U of M Med School Launches New Anti-Aging Research Institute, Hires Leadership Team
The University of Minnesota has lured a pair of nationally recognized experts in the quickly emerging field of slowing down the aging process at a molecular level to lead a new, high-profile research unit at the University of Minnesota Medical School.
The school announced that Drs. Laura Niedernhofer and Paul Robbins have accepted roles as director and associate director, respectively, for the newly founded Institute on the Biology of Aging and Metabolism, one of four “Medical Discovery Teams” created at the med school with state funding to focus on Minnesota’s most pressing health concerns.
Their appointments reflect how the U of M is getting firmly on board with the booming scientific and investor interest in anti-aging treatments targeting “senescent” cells, or living cells that have ceased to reproduce and accumulate in the body.
Niedernhofer and Robbins, both of whom are coming to the U from the Scripps Research Institute, have distinguished backgrounds in researching how cellular senescence relates to chronic conditions associated with aging, such as diabetes, cardiovascular disease, most cancers, dementia, arthritis, osteoporosis and frailty.
The hiring comes as the study of the molecular roots of the aging process has turned into one of the hotter areas of biotechnology investment as researchers work on new ways to halt or even reverse the aging process at a cellular level.
For instance, anti-aging is one of the Mayo Clinic’s areas of venture capital funding. It has backed the much-touted San Francisco-based startup Unity Biotechnology, which has been spun off of research conducted by Mayo’s Jan van Deursen. Van Deursen is an expert in cellular senescence who first demonstrated in 2011 that the elimination of such cells in mice blunted multiple aspects of the aging process.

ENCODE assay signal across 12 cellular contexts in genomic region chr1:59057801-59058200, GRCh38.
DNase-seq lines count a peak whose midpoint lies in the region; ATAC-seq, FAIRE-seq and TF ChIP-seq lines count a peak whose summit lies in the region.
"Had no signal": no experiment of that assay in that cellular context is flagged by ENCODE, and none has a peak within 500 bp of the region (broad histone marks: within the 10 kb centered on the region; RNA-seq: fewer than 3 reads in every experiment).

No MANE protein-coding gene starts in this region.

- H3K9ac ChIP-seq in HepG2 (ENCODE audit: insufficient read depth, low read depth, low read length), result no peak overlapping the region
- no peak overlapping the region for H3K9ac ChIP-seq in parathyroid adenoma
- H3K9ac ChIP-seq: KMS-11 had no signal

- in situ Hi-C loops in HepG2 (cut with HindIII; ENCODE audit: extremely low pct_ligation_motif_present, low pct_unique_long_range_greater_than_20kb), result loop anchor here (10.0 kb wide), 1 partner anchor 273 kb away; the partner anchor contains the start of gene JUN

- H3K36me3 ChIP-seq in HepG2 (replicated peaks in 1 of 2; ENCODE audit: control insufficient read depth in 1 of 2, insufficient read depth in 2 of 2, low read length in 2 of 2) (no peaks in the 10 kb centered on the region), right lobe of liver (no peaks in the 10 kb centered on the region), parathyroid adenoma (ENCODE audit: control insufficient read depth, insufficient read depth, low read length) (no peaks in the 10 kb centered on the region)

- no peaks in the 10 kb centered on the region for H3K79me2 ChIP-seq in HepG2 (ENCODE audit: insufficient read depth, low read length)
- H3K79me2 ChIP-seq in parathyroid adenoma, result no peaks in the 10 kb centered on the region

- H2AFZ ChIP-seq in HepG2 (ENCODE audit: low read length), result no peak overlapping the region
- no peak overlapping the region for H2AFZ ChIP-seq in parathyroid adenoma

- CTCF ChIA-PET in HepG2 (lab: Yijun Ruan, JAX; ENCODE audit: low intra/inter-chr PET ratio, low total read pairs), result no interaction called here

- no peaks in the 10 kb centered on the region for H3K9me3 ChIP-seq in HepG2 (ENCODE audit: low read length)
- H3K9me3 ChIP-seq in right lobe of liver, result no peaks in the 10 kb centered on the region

Unity is preparing an $85 million initial public offering after racking up $300 million venture capital backing from a roster of all-star investors in addition to Mayo, such as Amazon.com founder Jeff Bezos and the Rockefeller Family.
Those investors are excited about the potential because emerging evidence suggests many chronic aging conditions may be due at least in part to the accumulation of senescent cells in the body.
The preclinical work done by the U of M’s Niedernhofer and Robbins, as well as Mayo’s Van Deursen, implicate senescent cells in a loss of the body’s tissue-repair capacity as it ages; also, that senescent cells produce pro-inflammatory molecules in what is known as the senescence-associated secretory phenotype. Indeed, the association between cellular senescence and inflammation, as well as related drug discovery, is the specific area of expertise for Robbins, according to the Medical School.
However, translating these findings into relevant drug treatments is currently limited by a fragmentary understanding of both the basic molecular cell biology of in vivo senescent cells and the overall importance of senescence to age-related diseases. This is where the U of M’s new Institute on the Biology of Aging and Metabolism hopes to fulfill its mission to address chronic age-related conditions as one of the chief health concerns of the state.
The new anti-aging institute secured its financial backing as part of a $30 million allocation to upgrade the Medical School proposed by Gov. Mark Dayton in 2015 and passed by the Minnesota Legislature.
Among its provisions were the establishment of four Medical Discovery Teams, each focused on a pressing health concern in the state. Teams have already been established in the fields of addiction, rural/Indian health and imaging/brain science. The anti-aging team was the last of the four to name its leadership and officially launch operations.